The Senate parliamentarian determined Tuesday that two more provisions of Senate Republicans' plan to repeal and replace Obamacare violated the "Byrd Rule," which means that it would require 60 votes instead of a simple majority to pass them.
The provisions of the original Better Care Reconciliation Act (BCRA) that violate the rule under the budget reconciliation process were disclosed by Sen. Bernie Sanders, I-Vermont, the ranking member on the Senate Budget Committee.
The provisions that violate the rule and would require 60 votes are:
- Change in Permissible Age Variation in Health Insurance Premium Rates ("Age Tax"): Sanders' office said this section would allow insurers to charge older Americans at least five times more than what they charge younger individuals.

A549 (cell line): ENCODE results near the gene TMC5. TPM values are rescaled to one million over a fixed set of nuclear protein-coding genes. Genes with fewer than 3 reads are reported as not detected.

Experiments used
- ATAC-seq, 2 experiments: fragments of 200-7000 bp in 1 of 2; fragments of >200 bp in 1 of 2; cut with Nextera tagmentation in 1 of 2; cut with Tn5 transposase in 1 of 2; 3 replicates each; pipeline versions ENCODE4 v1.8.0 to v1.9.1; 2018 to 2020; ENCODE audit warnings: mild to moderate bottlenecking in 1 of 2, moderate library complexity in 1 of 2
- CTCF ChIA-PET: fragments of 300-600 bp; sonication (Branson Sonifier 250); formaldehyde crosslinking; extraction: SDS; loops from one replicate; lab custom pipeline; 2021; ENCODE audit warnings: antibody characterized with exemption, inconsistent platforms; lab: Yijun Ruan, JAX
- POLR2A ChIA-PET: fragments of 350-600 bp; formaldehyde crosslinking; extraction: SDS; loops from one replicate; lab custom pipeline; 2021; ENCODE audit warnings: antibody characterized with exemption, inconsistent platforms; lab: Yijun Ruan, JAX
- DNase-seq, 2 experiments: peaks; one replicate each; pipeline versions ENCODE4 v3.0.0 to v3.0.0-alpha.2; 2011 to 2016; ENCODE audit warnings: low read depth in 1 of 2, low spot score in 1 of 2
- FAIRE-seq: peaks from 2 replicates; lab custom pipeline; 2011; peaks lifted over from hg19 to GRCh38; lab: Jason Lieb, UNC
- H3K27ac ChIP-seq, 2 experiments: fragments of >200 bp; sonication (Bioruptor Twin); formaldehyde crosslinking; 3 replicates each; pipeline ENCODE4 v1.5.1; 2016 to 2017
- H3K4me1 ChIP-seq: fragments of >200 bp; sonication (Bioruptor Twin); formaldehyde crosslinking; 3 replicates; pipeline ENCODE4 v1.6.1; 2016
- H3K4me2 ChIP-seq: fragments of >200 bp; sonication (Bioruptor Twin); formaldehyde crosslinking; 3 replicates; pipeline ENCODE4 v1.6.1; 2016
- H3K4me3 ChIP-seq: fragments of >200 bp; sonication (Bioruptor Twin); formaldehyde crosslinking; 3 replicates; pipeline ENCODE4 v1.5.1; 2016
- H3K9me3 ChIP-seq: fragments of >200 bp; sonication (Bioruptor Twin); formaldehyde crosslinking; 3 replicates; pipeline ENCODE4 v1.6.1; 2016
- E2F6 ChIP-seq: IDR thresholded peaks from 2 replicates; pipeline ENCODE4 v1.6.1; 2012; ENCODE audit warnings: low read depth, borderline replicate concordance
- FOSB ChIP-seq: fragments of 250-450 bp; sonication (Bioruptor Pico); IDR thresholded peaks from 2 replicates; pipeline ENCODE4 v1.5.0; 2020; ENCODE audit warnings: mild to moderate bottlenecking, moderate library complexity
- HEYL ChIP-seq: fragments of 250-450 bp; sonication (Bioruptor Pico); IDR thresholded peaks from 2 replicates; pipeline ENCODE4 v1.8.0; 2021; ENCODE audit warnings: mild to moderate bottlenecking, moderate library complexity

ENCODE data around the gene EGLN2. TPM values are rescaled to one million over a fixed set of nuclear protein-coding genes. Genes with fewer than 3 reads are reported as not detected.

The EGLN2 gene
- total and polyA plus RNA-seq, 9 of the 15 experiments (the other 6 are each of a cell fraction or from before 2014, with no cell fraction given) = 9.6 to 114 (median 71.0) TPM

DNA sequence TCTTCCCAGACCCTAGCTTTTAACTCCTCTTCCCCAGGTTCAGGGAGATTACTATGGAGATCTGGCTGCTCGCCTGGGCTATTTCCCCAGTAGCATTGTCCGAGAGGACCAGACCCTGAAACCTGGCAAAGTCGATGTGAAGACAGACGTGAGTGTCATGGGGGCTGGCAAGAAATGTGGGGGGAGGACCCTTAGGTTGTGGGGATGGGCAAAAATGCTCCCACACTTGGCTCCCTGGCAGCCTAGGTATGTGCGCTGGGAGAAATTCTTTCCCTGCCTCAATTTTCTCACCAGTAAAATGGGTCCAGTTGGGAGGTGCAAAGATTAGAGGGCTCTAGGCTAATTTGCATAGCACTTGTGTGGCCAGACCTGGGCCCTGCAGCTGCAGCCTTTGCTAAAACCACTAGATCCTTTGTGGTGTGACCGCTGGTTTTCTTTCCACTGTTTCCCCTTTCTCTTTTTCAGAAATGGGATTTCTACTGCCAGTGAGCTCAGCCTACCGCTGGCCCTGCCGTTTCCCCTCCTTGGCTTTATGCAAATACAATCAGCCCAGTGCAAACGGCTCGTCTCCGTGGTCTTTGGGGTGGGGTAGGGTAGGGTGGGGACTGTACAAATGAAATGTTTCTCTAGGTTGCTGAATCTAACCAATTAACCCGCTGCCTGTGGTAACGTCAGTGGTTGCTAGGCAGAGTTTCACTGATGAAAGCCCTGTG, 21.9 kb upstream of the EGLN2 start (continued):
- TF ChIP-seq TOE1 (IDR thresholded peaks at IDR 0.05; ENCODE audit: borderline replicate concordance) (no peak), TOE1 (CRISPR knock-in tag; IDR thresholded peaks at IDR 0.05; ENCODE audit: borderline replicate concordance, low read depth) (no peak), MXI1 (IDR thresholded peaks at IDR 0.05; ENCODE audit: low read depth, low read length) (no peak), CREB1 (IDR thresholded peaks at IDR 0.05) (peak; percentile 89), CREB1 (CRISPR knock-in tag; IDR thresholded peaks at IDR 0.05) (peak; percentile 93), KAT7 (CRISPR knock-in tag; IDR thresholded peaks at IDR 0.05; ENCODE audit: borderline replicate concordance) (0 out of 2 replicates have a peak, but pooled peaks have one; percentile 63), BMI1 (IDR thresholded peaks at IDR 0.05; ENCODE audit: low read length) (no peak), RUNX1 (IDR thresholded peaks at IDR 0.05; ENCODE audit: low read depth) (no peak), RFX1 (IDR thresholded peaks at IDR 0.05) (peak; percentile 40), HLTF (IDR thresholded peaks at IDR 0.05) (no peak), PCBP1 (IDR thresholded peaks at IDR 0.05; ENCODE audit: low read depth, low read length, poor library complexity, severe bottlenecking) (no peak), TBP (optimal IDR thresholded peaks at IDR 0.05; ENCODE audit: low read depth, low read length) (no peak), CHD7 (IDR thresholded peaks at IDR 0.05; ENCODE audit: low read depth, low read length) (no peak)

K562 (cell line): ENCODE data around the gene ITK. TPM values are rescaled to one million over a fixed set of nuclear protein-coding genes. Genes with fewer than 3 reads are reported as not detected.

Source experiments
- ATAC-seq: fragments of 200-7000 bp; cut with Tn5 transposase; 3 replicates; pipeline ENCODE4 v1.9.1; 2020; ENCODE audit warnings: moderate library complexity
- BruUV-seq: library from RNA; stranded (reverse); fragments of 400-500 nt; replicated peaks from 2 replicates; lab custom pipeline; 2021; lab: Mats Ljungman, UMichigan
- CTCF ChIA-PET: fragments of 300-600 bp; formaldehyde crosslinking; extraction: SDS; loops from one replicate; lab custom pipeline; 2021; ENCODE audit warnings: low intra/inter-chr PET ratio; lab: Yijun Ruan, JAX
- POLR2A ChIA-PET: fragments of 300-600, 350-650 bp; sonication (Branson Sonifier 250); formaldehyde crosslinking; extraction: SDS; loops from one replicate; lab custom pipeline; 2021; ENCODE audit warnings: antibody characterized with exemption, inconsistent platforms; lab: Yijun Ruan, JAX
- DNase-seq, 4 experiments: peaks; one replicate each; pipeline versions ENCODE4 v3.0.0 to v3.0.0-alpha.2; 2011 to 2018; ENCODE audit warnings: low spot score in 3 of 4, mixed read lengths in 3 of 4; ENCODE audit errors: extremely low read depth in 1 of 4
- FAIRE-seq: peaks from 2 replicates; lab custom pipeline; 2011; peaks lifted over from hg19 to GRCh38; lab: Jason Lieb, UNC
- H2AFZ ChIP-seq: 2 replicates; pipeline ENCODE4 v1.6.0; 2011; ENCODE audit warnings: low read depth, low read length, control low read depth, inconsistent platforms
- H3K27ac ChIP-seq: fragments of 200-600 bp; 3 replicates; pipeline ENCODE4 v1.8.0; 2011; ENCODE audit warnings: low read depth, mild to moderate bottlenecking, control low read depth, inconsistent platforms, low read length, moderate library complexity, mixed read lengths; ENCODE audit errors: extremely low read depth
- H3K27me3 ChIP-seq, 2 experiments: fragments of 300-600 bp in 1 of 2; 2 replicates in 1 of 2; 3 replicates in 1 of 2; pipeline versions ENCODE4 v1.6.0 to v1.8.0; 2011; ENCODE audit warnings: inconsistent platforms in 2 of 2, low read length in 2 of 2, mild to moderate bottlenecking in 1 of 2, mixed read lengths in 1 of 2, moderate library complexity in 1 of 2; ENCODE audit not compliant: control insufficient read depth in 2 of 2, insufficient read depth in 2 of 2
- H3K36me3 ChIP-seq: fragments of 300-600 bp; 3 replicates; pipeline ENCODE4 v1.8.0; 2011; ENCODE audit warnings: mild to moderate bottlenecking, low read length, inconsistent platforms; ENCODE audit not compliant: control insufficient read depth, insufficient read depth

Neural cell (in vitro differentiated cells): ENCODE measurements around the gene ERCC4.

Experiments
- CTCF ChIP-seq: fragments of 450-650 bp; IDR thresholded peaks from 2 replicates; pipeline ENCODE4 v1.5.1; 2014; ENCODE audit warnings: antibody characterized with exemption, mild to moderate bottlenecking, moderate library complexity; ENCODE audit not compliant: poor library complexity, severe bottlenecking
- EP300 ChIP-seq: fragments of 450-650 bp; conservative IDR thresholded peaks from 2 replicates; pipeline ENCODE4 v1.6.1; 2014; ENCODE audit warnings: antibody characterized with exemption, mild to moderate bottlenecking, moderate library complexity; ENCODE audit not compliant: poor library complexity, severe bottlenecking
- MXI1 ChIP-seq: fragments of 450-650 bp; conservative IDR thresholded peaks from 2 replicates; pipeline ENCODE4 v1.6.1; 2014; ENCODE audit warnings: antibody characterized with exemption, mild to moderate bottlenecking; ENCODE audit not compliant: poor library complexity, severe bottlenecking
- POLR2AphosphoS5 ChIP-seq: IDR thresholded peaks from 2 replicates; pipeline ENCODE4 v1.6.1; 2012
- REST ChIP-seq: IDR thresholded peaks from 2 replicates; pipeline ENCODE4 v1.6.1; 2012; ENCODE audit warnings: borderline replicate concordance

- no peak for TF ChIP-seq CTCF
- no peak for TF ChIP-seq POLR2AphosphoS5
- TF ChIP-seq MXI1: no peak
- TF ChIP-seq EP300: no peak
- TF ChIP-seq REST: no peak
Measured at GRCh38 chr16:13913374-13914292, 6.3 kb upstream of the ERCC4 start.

- Small Business Health Plans: Sanders' office said this section would allow small businesses to establish "association health plans" that could be sold across state lines. These plans would be treated as part of the large group market, his office said, and thus would be exempt from many ACA requirements such as covering essential health benefits.
The Senate parliamentarian, by contrast, determined that the flexible Medicaid block grant option for states would not violate the rule and therefore would only require 51 votes.
Waivers for state innovation, also known as Essential Health Benefits, are still under review, according to Sanders' office.
Last Friday, the parliamentarian determined that a number of major provisions of the original BCRA bill would also violate the "Byrd Rule" and require 60 votes.
This comes after the Senate voted to open debate on health care Tuesday afternoon. Lawmakers are prepared to offer a number of amendments to the base measure, which is the House-passed health care bill. Senate Majority Leader Mitch McConnell, R-Kentucky, said he hopes to pass a final health care bill by the end of the week.